Here’s a little snippet from my short story:
When Anne first began working in Washington DC, the Metro ride was just another part of her monotonous day, filled with the dull sounds of people living their lives. But last April, when gas prices skyrocketed, mass transportation became very popular. There wasn’t an empty seat, and the commuters were forced to stand closer and closer together. Judging by the exasperated sighs of the other passengers, no one was thrilled to squeeze into their ever-tightening spots, but Anne was different. The forty-minute train ride to and from work became the highlight of her day.
Shoulder-to-shoulder with strangers, Anne closed her eyes and let her body sway with the train. She could pretend she was being hugged and rocked like a child. Well, how she imagined someone would hold a child: comforting and warm.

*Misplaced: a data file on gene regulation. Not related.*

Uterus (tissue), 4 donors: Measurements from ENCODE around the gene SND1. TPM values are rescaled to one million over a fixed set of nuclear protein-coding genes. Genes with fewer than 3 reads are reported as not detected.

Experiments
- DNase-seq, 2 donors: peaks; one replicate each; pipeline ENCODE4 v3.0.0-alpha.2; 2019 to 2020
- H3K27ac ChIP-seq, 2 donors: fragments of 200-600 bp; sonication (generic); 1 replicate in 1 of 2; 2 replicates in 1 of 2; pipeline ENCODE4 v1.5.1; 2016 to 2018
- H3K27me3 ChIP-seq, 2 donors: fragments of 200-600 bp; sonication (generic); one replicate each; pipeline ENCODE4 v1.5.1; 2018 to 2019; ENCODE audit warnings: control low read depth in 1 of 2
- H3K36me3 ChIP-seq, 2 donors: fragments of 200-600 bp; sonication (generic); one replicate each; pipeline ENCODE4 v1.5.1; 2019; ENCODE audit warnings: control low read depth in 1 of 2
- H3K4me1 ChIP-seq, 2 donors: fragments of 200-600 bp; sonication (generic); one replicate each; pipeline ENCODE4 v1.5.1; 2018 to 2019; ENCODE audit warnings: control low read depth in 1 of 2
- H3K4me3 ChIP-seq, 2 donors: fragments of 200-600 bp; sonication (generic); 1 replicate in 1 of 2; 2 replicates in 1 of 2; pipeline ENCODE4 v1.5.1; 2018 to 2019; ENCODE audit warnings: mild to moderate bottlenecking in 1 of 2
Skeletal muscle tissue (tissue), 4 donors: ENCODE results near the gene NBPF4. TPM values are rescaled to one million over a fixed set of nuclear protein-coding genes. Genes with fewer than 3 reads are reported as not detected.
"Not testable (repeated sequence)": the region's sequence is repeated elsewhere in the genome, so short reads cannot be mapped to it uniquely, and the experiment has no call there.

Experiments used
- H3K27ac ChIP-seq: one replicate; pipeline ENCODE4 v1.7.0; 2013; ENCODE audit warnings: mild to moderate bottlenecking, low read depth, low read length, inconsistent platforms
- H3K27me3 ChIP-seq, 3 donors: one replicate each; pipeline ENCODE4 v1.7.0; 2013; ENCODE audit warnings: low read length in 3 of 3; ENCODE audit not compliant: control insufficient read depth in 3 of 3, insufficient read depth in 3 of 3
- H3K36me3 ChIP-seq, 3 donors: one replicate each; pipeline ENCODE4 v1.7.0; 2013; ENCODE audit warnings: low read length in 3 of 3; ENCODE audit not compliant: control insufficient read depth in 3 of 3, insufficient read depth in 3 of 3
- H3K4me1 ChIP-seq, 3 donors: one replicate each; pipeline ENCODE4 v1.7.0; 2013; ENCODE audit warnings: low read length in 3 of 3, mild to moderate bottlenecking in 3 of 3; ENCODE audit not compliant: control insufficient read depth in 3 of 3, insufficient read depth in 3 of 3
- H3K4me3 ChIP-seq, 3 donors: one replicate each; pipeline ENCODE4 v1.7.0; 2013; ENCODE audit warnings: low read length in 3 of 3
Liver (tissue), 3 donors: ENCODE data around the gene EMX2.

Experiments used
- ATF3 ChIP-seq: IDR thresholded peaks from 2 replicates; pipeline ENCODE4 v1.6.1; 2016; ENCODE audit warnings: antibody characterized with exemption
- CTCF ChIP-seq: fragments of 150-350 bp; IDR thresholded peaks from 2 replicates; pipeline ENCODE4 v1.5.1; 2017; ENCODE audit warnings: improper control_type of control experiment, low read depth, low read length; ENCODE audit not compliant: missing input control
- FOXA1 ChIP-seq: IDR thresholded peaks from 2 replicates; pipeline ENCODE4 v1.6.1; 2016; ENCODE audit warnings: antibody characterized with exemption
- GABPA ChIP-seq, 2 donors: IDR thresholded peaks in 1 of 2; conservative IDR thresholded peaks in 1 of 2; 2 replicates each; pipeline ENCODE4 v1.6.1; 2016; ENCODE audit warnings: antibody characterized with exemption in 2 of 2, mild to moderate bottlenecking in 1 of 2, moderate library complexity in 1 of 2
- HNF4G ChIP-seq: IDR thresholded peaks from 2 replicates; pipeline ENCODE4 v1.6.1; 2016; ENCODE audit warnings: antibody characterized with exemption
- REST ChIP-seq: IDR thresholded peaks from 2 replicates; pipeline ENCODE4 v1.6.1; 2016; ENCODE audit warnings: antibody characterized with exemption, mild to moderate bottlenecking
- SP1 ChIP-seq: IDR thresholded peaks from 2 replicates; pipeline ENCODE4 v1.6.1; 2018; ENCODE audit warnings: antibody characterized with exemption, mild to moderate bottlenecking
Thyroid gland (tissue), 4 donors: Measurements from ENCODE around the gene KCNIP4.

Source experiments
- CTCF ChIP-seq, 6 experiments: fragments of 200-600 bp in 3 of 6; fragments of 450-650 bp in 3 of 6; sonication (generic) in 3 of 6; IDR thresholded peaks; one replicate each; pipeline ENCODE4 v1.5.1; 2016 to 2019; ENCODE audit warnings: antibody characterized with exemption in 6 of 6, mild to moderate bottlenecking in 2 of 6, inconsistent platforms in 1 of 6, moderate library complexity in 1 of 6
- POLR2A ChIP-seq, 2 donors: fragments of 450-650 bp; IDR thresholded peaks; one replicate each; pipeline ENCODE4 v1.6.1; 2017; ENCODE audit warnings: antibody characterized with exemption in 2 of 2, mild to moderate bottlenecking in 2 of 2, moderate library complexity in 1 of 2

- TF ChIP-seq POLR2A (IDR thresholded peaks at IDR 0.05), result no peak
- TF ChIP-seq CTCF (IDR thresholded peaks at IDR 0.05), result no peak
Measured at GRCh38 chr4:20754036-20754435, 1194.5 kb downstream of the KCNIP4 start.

A creature of habit, Anne always rode in the fourth car, near the back. Most of the passengers were her age, in their early thirties, dressed in business casual blues and grays. They never spoke more than needed, everyone politely wedging their bodies this way or that to make room for the people coming and going at each stop.
Crowded together on the train, Anne enjoyed her anonymous human contact. They felt real to her, despite what Dr. Hughes said. But no one ever stood out; like extras in a movie, all blending into variations of the same generic person.
On a Tuesday morning, while waiting for the train, a little old woman started talking to Anne. Really talking. She was from a lost era: a time when people spoke face-to-face, a skill that had been lost with the technological advancements of the twenty-first century.
“Lovely day, isn’t it?” The little old woman squinted up at the sky where the clouds were just starting to brighten with the sunrise.
Anne nodded and smiled.